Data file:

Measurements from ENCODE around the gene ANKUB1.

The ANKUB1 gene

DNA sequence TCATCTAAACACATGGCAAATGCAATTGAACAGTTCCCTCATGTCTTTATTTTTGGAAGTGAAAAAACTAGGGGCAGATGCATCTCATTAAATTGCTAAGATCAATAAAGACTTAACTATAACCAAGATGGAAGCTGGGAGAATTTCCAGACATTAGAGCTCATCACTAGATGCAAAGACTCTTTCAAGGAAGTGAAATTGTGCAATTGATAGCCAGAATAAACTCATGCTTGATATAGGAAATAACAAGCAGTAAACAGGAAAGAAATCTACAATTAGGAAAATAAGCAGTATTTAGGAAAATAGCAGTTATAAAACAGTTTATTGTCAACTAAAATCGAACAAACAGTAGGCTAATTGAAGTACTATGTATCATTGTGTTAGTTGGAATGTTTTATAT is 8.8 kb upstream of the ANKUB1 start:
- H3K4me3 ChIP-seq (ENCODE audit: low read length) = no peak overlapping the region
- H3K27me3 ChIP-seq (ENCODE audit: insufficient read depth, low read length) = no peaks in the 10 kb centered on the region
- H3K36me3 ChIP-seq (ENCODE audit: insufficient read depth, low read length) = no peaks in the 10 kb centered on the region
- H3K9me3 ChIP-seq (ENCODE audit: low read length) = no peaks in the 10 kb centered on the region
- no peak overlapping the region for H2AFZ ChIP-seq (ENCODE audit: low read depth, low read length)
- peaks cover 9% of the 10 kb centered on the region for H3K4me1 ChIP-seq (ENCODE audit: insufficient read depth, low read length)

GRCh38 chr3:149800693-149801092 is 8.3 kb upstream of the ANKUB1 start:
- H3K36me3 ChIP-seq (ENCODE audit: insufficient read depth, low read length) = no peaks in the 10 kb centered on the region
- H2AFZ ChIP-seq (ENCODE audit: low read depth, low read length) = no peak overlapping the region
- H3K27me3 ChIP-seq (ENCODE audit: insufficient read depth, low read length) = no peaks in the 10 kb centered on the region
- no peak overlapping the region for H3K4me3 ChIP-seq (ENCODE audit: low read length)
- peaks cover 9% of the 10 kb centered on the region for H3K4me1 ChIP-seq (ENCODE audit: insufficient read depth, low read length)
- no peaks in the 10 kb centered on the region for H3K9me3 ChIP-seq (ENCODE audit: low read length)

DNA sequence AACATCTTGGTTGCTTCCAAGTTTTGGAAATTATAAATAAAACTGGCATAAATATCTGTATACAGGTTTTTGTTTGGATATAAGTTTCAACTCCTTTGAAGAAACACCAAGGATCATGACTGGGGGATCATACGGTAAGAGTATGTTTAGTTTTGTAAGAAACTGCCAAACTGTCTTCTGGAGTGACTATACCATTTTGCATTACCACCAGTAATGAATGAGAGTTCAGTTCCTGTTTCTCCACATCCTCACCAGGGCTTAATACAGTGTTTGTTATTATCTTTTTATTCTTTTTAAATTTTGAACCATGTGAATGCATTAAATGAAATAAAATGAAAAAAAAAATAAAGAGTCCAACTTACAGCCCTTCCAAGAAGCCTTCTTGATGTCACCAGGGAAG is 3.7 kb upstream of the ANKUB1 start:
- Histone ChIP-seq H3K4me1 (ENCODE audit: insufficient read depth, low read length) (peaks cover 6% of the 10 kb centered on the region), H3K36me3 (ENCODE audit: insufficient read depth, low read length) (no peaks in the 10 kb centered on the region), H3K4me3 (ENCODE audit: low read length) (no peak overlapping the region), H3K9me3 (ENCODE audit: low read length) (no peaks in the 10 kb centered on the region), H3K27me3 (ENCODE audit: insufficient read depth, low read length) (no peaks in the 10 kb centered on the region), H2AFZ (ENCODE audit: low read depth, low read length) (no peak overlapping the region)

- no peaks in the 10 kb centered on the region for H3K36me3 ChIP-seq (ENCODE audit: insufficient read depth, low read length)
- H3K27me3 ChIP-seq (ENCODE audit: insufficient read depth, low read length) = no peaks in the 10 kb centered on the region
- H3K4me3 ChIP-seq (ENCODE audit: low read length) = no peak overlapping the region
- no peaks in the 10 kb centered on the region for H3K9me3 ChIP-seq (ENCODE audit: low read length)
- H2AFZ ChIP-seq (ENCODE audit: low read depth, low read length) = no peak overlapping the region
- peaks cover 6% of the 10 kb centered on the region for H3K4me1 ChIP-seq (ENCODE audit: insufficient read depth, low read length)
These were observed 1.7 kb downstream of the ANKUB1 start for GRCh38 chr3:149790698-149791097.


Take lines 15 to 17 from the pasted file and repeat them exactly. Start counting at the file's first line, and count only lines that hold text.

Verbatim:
- peaks cover 9% of the 10 kb centered on the region for H3K4me1 ChIP-seq (ENCODE audit: insufficient read depth, low read length)
- no peaks in the 10 kb centered on the region for H3K9me3 ChIP-seq (ENCODE audit: low read length)

DNA sequence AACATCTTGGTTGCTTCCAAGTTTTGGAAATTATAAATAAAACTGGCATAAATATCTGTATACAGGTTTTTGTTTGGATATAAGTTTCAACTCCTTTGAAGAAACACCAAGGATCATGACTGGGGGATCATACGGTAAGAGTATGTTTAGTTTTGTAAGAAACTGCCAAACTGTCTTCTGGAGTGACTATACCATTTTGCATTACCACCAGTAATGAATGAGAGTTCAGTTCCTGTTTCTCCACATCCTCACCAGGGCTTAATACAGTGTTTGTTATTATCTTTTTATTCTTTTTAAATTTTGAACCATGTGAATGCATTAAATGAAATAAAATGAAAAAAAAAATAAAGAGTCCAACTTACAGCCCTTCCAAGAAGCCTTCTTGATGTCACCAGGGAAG is 3.7 kb upstream of the ANKUB1 start: